Kids and teens played an important role in the civil rights movement. Thousands of young people took part in protests and marches. These kids bravely took on the challenge of changing the unjust world they were growing up in.

Scene 4
The Colvins’ Living Room, February 1956

N1: In December 1955, 42-year-old Rosa Parks refused to give up her seat on a bus, just as Claudette had done.

N2: A bus boycott began on December 5. Forty thousand Black people in Montgomery are refusing to ride the bus until the unfair laws are changed.

N3: Dr. Martin Luther King Jr. is helping lead the boycott. All over the country, people read about it in the newspapers.

N1: Meanwhile, in the Colvins’ living room, Claudette, her parents, and a lawyer named Fred Gray sit around the coffee table.

Mr. Colvin: These are incredible times, aren’t they? The bus boycott’s been on for almost two months now.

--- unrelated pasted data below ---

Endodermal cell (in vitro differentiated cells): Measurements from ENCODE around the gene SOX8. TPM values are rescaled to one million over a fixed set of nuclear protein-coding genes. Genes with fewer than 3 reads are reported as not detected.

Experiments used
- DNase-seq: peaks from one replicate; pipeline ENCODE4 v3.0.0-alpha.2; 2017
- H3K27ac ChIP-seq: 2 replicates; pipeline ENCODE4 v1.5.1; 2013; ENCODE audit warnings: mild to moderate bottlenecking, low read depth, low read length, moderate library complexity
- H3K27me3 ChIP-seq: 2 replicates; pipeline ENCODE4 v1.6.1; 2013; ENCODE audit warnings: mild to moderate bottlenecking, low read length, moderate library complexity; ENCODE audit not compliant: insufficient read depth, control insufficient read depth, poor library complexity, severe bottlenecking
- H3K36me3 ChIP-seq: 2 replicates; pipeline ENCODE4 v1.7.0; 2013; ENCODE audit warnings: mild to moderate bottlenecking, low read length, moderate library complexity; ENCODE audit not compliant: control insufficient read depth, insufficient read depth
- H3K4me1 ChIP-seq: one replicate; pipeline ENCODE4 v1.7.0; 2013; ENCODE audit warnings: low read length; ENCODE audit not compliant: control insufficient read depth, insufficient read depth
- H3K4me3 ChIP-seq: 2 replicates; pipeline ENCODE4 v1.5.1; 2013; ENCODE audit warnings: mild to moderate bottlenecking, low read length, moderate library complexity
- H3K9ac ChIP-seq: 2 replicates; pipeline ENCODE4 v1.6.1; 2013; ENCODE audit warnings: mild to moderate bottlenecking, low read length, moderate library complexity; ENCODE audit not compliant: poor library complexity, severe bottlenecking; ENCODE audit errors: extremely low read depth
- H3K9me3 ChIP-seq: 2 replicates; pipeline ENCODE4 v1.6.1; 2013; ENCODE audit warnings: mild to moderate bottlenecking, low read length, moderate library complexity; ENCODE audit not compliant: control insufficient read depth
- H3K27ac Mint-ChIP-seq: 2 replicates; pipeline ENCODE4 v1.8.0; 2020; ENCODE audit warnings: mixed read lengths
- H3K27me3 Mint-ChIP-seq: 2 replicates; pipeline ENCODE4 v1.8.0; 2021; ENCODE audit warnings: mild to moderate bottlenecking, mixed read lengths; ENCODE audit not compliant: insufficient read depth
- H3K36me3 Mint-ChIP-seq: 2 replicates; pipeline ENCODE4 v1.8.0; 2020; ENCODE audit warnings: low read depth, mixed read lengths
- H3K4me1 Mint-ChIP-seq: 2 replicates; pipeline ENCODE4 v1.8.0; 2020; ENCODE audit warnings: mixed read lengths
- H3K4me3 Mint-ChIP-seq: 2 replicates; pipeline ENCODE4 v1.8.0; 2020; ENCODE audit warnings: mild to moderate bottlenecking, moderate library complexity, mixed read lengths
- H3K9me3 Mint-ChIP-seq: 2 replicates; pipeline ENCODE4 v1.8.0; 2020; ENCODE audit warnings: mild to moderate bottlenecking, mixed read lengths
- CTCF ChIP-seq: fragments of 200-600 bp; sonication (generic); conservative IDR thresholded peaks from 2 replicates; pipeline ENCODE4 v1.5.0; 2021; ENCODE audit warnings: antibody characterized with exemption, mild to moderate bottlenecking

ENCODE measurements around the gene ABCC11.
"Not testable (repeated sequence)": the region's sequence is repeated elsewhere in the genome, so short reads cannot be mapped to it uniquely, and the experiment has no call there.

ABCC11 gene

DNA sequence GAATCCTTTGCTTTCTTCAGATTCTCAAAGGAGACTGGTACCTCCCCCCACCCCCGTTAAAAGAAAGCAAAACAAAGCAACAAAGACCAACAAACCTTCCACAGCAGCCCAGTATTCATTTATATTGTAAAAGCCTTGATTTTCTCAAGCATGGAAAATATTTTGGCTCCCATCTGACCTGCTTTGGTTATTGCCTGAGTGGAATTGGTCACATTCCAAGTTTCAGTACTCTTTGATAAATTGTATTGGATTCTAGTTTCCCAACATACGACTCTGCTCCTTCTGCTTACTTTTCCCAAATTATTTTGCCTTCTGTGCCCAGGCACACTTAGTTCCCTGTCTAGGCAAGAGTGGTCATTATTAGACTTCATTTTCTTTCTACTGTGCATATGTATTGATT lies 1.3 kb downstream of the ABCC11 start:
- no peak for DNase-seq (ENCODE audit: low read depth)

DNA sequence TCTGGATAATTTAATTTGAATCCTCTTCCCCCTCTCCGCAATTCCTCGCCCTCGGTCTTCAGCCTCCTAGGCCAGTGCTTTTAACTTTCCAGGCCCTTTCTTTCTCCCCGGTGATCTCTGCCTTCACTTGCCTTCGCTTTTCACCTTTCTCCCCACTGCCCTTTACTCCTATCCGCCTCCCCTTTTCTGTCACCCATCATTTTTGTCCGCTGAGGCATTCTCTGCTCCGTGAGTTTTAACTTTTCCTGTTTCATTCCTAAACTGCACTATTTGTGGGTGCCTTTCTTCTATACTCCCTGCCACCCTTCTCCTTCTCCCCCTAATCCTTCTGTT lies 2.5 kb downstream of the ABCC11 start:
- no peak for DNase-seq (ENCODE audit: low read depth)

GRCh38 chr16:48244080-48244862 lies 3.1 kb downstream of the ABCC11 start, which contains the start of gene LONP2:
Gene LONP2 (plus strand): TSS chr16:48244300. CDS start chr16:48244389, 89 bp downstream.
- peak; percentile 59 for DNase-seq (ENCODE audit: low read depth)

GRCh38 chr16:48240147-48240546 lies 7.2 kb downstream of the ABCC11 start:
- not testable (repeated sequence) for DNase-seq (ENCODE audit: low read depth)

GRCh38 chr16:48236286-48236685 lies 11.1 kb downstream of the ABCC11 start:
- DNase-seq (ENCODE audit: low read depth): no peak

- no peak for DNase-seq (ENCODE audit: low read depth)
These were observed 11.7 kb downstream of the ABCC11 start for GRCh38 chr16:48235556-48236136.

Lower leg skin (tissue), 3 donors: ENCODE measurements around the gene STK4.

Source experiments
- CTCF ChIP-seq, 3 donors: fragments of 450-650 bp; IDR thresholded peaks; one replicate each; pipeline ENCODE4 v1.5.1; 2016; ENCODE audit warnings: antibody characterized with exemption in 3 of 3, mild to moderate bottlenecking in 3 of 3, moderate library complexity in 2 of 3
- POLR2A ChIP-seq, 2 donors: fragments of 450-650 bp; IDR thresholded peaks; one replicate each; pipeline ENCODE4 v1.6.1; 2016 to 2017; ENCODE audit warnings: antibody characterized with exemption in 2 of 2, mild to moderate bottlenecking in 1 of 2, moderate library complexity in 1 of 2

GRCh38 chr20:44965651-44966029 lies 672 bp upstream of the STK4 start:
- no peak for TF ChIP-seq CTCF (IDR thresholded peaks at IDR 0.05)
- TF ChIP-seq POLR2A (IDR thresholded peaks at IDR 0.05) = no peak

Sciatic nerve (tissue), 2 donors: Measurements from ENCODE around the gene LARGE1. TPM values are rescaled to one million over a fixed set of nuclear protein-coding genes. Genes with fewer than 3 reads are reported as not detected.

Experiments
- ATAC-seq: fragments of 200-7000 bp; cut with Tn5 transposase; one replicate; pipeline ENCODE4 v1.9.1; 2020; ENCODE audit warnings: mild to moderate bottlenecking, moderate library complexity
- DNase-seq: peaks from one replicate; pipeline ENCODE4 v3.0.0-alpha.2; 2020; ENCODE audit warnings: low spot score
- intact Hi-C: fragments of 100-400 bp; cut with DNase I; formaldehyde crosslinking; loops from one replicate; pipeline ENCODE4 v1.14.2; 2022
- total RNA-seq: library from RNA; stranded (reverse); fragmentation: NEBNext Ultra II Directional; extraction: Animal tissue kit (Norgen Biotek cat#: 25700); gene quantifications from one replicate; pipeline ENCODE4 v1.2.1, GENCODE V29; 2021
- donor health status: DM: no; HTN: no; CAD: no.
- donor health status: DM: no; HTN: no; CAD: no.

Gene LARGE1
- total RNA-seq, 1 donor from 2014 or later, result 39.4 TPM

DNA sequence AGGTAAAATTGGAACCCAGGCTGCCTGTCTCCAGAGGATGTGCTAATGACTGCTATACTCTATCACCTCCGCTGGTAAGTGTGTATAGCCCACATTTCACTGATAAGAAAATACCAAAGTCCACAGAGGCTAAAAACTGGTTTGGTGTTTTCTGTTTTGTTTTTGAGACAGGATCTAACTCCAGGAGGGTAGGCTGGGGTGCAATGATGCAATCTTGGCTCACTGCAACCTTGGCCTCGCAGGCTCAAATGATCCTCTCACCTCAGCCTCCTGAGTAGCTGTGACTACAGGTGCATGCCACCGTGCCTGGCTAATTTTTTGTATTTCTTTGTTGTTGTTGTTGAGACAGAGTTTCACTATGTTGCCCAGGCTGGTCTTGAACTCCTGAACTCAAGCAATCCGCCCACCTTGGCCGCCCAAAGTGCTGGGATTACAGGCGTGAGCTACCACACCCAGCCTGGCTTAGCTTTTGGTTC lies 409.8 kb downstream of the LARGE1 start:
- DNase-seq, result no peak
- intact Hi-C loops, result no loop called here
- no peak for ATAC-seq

Gray: Yes, these are amazing times, Mr. Colvin. But the boycott isn’t enough. There’s going to be a lawsuit, claiming that the bus laws are unconstitutional and must be changed.

Claudette: Do you think that’s possible? Won’t judges want things to stay the way they are?

Gray: I think we have a real chance. That’s what I came to talk to you about.

Claudette: What do you mean?

Gray: We need a small group of citizens to tell their stories in court. Claudette, I came to ask if you would be one of them.

N2: Claudette inhales sharply.

Gray: It won’t be easy. You’d be in the papers and on TV. Your family might get threats.

N3: Claudette is quiet for a long moment.

Gray: I know this is a lot to ask.

N1: At last, Claudette lifts her chin.

Claudette: I will do it.

Bettmann/Getty Images    

A Courageous Leader